I take no credit for this pun, allow me to just point out that Tottori 20th Century Pears are indeed delicious, and around September or so they sort of take over the entire prefecture.
So what else is there to say about these pears, besides that they’re delicious?
These pears, first cultivated in 1898 right before the turn of the century, are also known as “Nijisseiki” or “Nijusseiki” among both Japanese and Western horticulturists, as one of the only green varieties of Asian pears among an array of russet varieties. Like other Asian pears, it is crisp and sweet, fragrant, and with a grainy texture. They’re large and often shared as gifts, decoratively cut to be shared and enjoyed raw.
But no famous local product in Japan would ever thrive on its own fame simple by being served raw. First, you need to make an ice cream flavor out of it, no matter what it is.
Next, you need to make a curry out of it.
It needs to be available for sale all over your respective region.
In the surrounding regions (like my local grocery stores) people need to go on a frenzy ordering them in advance, fully expecting to pay top dollar (er, uh, yen) for the shiniest of fruits. Having people pay to pick their own fruits in season is a given, and at this time of year, anyone should be able to drive through the area and see trees heavy with plastic-bag-covered fruit. Tottori has this all covered with their 20th Century Pears.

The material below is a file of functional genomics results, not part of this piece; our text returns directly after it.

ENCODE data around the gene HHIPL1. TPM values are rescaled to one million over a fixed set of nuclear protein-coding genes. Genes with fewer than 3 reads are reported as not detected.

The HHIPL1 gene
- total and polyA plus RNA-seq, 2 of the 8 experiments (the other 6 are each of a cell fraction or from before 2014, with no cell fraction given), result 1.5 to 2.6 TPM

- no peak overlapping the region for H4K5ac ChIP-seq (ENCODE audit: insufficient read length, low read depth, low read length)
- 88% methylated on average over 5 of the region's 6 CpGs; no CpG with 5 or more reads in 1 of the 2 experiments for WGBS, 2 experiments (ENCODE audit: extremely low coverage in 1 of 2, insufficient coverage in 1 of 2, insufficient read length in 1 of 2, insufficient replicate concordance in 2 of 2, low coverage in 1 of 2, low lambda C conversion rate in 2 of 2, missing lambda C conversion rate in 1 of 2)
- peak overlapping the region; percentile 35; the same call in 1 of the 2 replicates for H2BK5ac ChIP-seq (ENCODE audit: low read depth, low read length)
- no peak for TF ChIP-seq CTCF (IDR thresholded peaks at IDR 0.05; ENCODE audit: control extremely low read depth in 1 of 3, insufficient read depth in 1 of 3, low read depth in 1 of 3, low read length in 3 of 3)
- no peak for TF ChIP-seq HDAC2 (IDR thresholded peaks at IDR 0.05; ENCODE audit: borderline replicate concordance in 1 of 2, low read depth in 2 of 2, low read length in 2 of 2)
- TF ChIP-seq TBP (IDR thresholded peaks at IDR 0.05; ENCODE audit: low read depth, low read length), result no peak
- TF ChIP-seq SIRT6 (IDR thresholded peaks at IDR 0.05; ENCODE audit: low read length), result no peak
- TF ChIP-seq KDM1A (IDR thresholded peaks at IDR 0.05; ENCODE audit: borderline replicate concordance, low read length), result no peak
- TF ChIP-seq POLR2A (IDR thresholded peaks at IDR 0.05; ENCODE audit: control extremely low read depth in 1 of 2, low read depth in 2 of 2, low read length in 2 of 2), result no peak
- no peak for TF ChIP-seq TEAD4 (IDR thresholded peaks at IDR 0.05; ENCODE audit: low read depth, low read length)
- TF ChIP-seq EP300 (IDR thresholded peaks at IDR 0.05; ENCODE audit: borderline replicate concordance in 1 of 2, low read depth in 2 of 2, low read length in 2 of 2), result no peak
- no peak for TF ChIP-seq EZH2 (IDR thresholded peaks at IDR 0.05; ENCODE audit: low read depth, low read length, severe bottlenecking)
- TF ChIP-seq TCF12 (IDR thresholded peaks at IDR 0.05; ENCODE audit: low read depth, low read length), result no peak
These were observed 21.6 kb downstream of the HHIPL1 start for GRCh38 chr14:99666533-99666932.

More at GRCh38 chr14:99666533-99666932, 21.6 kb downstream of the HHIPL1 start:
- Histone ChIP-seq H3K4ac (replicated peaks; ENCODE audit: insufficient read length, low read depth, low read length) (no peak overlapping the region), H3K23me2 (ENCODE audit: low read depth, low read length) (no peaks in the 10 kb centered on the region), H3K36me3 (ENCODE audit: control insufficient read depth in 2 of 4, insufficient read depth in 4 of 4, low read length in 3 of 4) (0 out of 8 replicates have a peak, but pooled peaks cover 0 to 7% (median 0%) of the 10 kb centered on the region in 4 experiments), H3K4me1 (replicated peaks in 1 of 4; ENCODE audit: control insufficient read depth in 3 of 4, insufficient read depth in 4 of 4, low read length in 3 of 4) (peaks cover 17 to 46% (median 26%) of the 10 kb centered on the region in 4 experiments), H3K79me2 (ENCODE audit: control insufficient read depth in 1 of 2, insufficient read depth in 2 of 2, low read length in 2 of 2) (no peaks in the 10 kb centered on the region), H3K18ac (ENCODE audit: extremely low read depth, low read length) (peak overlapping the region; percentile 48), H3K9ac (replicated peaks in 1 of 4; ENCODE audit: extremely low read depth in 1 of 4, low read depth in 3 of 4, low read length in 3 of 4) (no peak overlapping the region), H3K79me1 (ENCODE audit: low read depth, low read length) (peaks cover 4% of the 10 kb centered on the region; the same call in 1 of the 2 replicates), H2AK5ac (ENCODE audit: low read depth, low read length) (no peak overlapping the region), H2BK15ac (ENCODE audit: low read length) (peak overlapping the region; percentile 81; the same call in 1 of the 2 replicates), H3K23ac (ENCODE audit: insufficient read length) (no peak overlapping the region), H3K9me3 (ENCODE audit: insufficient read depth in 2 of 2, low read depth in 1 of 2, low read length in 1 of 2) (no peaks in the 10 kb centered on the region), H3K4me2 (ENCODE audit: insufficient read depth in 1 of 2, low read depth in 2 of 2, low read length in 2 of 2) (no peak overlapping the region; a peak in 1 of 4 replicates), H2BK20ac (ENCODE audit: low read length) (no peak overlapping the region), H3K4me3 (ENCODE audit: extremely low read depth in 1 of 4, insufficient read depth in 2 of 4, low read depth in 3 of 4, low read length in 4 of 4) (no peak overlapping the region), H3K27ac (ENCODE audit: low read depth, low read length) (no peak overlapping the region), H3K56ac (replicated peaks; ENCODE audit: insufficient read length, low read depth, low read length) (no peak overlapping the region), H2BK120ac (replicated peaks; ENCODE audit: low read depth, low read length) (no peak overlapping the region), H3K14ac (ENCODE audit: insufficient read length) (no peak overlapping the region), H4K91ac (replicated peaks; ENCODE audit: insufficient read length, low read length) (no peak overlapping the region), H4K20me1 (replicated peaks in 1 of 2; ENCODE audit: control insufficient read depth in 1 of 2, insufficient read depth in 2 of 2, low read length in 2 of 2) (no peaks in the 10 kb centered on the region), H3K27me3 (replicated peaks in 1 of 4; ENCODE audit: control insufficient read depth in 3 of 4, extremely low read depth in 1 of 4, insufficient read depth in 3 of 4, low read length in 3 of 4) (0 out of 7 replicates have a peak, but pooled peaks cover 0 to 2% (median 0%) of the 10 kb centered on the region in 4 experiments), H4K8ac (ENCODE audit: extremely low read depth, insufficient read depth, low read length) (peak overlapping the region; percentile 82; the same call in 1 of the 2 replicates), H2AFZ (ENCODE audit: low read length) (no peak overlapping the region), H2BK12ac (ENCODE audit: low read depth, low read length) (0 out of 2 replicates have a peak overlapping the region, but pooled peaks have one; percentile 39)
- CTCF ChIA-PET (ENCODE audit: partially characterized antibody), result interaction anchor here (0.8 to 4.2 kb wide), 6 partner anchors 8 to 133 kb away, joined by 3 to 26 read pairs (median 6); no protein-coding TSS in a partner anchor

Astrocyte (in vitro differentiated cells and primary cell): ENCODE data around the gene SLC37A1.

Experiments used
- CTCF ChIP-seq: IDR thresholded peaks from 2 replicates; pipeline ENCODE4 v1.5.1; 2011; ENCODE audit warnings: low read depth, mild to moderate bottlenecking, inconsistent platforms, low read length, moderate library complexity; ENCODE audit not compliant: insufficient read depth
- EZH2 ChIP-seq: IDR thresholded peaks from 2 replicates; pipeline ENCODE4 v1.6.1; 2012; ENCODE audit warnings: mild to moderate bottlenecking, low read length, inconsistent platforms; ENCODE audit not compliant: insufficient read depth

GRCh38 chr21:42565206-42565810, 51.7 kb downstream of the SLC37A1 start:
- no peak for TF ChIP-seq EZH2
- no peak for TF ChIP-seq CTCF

But they take it even further–yes, the Tottori Nijisseki Pear Museum is a real thing. I have not had the pleasure of going myself, but the more I think about it, the more interesting it looks. Having taught a very detailed class about American culture by way of peanut butter, I can tell you that a close look into a single plant-based food has can be extremely enlightening.
Although pears (梨) make a good pun for nothingness (無), don’t underestimate them. The ones I have received as gifts were indeed some of the tastiest pears I’ve ever had.